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Discussion Starter · #1 ·
This months Outdoor Life has an article written by Andrew McKean, Editor. It's titled "Must haves".

Andrew and his friend Steve go Antelope hunting in October in Eastern Montana. His buddy Steve shoots an Antelope and Andy gives Steve his fanny pack containing, candybars, matches, flashlite, and down vest. (how big is this fanny pack)

Andy hikes out to the truck and drives the truck closer to Steve an the Antelope,hikes into them wearing a tshirt and a pack frame. He loads the Antelope out and because Steve has a bad back, he shoulders the load and heads toward the truck. Not waiting for Steve, or looking back.

Old Andy gets lost, drops the pack, panicks wanders around for awhile and then sat in a dry wash crying, asking for devine guidance. Finally he has a brainstorm, gathers his bearings in the dark and starts hiking, and in an hour he was at the truck.

Now here is the kick in the head. He went back the next morning to LOOK for Steve.

I sent him an email telling him what I thought.

What do you think
 

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Discussion Starter · #2 ·
This is the email I sent him.

Andrew McKean,
I'll be the first to admit that I have never hunted out west, I am an eastern guy.

But I have to say after reading your article I don't think I would want to hunt with
you, for a couple of reasons.

#1 You gave all your stuff to your buddy

#2 You admit that Steve has a bad back, but you don't stop to check on him. Suppose
he would have fallen, reinjured his back.

#3 You abandon Steve out there overnight, not knowing if he had fallen down. Sure he had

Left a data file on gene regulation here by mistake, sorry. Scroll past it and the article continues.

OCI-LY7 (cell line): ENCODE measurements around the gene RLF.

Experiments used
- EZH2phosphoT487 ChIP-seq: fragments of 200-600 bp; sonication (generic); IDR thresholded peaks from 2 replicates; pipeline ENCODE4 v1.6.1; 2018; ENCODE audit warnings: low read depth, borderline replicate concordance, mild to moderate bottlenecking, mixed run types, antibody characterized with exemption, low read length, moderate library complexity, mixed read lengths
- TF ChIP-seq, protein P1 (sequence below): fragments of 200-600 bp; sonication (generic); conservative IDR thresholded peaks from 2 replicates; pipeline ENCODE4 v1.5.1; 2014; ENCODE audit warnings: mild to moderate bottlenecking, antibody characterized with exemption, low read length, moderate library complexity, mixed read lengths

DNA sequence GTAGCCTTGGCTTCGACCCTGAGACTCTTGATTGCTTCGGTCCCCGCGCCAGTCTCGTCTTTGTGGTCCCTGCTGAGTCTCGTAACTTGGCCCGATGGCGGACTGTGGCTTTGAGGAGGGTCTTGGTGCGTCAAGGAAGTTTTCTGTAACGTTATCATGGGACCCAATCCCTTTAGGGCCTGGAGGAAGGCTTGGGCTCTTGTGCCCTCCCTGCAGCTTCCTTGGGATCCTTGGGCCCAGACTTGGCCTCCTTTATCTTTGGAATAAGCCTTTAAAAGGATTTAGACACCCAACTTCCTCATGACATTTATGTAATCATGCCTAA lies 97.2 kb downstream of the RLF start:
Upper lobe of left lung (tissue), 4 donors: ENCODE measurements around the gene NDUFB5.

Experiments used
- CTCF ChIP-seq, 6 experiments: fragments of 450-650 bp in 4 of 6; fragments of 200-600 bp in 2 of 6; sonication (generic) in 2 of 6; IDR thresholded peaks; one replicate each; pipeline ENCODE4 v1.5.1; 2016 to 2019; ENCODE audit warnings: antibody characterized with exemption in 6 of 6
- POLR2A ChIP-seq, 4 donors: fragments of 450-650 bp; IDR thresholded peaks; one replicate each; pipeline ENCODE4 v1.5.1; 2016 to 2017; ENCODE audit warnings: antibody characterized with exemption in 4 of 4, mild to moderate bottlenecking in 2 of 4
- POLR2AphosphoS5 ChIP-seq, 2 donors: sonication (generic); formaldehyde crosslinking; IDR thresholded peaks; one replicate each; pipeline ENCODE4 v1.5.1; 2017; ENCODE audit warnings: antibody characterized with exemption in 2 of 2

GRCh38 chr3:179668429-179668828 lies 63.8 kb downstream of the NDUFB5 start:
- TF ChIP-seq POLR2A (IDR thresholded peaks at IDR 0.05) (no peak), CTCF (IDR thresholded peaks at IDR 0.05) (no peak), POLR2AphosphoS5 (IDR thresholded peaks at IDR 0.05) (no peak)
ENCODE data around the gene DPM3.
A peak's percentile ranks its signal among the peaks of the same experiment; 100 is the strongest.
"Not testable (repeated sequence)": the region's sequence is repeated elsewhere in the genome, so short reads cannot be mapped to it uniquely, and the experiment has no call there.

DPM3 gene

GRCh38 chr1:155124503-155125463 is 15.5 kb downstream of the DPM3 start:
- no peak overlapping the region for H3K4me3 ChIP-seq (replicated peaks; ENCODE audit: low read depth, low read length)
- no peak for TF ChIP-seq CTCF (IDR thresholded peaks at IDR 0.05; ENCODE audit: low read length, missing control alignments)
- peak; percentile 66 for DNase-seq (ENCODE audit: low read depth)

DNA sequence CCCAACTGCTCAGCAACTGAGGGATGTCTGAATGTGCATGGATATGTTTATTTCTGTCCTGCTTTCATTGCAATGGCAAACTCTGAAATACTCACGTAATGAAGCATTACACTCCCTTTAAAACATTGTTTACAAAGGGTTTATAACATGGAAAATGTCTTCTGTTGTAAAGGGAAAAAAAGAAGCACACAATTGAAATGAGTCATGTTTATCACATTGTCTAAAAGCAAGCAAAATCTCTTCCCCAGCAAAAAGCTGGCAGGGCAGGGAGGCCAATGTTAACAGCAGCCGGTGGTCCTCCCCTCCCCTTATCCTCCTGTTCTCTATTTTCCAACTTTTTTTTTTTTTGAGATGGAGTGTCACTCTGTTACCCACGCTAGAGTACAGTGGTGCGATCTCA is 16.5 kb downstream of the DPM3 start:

matches a candy bar and your down vest! You had a nice warm truck, supper, and bed.
Once you found the truck and no Steve, you should have organized a search party.

Now I am just a dumb easterner that hunts the pine barrens of NJ, and the mountains of
Pennsylvania. But when I get out of the truck to walk the woods, my GPS goes around my neck
and my compass is in my pocket (batteries die) I always mark the truck, if I am blood trailing a deer, or loose
my sense of direction in the dark. I can find my truck.

As for you abandoning your buddy. Stay in the office, your gonna kill someone.
 

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As an editor of Outdoor Life, shouldn't S.T.O.P. (Sit, think, observe plan) be engrained already? I know not everyone is scripted to handle these type of situations, but c'mon, partners stick together in the event something happens to one or the other!

Why do I have the feeling the editor has less knowledge than a boy scout?[eyeroll]
 
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